Peanut was our fourth dog. He was an apricot toy poodle obtained from a local rescuer in October 1999.
Peanut's story with us starts when we saw an ad for a poodle in the Palmyra Courier Journal. It was one of those rather manipulative ads that said he would be put to sleep if he didn't find a home. So, we called and were told we could come get him, but only after she'd had the chance to give him a haircut.
This time we brought Grep along to make sure there wouldn't be an aggression problem, but Peanut didn't seem to mind her. We signed the paperwork and paid a neutering deposit. Having seen his haircut we weren't sure why we'd had to wait...he looked rather silly with short all over, but sky-high head hair and puffy ears. But at least she'd tried. We were told he wouldn't be good with kids, but this wouldn't really be a problem since we don't intend to have any.
As it turned out, we never got the neuter deposit back; I had tried a few times to get ahold of the rescuer again but she was never home and never responded. We wrote it off as an adoption fee.
Peanut was generally a friendly little guy. Icky was a bit concerned at first (they spent the first day or so mounting each other), but they settled in and never really bothered each other, unless Peanut got too close to Icky and irritated him, in which case Icky just snarled and left. Peanut was pretty much friendly but oblivious to other dogs. He did like to snuggle up to them from time to time, which was greeted with various reactions...Lupi didn't mind much, Grep didn't mind as long as he didn't poke at her with his nose, and Icky would generally avoid it. Really, he preferred to snuggle with people, very much a little lap dog. He loved to sleep in the bed with us in the crook of my arm, chin resting on my shoulder. By this time the bed was very crowded with Icky down between or behind my legs, Grep on a pillow above my head, and Peanut next to me.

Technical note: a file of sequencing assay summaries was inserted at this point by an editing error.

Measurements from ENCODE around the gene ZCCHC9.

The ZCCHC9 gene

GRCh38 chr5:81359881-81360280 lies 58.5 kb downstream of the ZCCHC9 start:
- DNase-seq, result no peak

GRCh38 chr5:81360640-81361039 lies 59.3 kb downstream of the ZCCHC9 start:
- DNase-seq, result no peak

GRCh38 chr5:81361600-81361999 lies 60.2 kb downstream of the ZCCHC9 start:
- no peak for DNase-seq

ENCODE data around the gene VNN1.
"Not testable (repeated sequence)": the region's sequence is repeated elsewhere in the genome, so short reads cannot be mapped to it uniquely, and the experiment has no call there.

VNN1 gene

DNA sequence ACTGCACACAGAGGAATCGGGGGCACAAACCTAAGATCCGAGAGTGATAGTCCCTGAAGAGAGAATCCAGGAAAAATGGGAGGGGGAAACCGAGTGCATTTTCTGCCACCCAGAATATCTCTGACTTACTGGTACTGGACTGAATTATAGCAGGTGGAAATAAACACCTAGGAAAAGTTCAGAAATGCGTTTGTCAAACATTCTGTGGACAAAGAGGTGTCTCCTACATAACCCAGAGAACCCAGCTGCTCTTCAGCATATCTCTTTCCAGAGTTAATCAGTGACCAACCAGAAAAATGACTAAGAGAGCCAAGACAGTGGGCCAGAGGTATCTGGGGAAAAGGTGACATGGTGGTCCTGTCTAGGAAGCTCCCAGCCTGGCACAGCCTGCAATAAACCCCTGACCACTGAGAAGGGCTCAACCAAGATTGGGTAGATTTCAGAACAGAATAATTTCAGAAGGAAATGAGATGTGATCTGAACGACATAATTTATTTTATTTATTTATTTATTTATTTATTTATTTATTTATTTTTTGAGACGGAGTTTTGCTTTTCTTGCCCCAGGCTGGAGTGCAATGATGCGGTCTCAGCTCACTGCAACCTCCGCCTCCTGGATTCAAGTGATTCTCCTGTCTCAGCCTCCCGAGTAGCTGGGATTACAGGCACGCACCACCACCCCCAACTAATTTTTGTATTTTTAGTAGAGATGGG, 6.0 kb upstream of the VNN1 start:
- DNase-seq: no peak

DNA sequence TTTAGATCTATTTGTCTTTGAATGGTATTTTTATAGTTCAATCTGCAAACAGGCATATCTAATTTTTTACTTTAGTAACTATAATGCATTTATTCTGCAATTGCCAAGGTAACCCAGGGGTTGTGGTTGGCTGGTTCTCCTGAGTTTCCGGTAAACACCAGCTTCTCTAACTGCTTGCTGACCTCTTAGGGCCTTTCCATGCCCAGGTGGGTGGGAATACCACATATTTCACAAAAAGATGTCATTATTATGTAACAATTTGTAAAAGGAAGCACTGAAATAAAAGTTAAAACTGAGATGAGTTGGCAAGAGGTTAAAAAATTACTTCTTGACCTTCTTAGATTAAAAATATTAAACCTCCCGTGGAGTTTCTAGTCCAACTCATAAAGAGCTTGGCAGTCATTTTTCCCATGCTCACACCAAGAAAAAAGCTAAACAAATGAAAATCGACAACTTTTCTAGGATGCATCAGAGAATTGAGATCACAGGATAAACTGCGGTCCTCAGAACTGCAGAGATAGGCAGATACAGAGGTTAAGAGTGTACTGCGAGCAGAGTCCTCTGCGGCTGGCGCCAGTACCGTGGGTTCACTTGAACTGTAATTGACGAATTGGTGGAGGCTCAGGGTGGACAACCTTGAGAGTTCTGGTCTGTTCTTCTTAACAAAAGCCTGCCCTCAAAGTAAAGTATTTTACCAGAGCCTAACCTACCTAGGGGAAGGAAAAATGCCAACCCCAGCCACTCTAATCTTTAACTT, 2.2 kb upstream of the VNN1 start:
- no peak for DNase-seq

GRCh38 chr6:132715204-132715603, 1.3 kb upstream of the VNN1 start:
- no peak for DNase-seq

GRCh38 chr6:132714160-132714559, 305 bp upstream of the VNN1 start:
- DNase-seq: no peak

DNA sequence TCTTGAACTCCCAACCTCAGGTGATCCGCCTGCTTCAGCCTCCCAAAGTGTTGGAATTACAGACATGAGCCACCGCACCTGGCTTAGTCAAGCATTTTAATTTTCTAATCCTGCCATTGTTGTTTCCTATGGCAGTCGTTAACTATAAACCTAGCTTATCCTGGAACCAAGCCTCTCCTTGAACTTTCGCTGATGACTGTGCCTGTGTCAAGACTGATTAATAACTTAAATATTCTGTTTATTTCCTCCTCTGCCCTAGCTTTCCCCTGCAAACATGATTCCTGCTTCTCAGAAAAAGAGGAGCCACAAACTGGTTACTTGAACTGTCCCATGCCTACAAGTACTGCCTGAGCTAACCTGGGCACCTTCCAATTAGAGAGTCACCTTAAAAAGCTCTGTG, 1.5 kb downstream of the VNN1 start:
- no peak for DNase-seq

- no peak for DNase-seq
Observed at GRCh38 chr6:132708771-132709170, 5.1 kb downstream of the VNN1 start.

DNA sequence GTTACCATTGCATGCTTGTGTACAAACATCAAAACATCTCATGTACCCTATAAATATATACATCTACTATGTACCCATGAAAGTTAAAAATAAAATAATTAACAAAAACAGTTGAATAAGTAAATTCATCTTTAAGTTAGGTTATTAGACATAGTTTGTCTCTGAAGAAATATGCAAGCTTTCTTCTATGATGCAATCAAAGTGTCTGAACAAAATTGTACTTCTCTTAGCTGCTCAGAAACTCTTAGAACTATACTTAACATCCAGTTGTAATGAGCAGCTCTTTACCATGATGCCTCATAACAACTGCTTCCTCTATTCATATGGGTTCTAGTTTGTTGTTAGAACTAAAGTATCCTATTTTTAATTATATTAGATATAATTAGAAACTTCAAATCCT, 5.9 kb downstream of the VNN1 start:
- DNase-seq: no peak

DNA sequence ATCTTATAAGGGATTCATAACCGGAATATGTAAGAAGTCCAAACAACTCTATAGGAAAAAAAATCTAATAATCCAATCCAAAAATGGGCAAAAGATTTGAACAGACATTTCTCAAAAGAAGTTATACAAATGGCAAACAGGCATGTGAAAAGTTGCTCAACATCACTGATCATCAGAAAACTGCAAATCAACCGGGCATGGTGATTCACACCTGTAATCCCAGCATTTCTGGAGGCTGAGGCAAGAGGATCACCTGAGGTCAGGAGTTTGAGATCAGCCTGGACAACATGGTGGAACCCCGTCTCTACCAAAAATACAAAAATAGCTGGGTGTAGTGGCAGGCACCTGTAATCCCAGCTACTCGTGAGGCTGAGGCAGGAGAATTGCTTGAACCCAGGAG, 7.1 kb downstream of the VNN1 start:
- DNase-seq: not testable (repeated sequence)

He did come with a few problems. He coughed a lot, especially when on a leash. Turns out he had a collapsing trachea (a problem sometimes with small dogs) and possibly heart valve problems. We went as far as taking him to Vet Specialists of Rochester to see their heart specialist, and he was put on Theophylline for the rest of his life. Eventually the prescription transferred to the vet hospital at Cornell (when the heard specialist, based in California, stopped practicing in Rochester); to get refills we once had to drive him there to be examined. The initial heart vet seemed to think he was closer to 10 than to the 6-8 the rescuer told us, based on his heart valves and a slight murmur.
Behaviorally, he had some aggression problems. You could not touch his food dish after it was set down. I had to feed him in a separate area of the kitchen to let him calm down enough to eat. One time I got too close and he bit me deeply through one finger (wasn't as bad as it sounded). He was also funny about being picked up, sometimes becoming very snappy and upset; this lessened over time when he realized we were just trying to give him some attention. After awhile it became less angry and more just him asserting himself, I think. As long as you were cautious with him, he was very affectionate and loved attention. I can see why the rescuer wouldn't have wanted him with children, though; no fast movements or surprising him.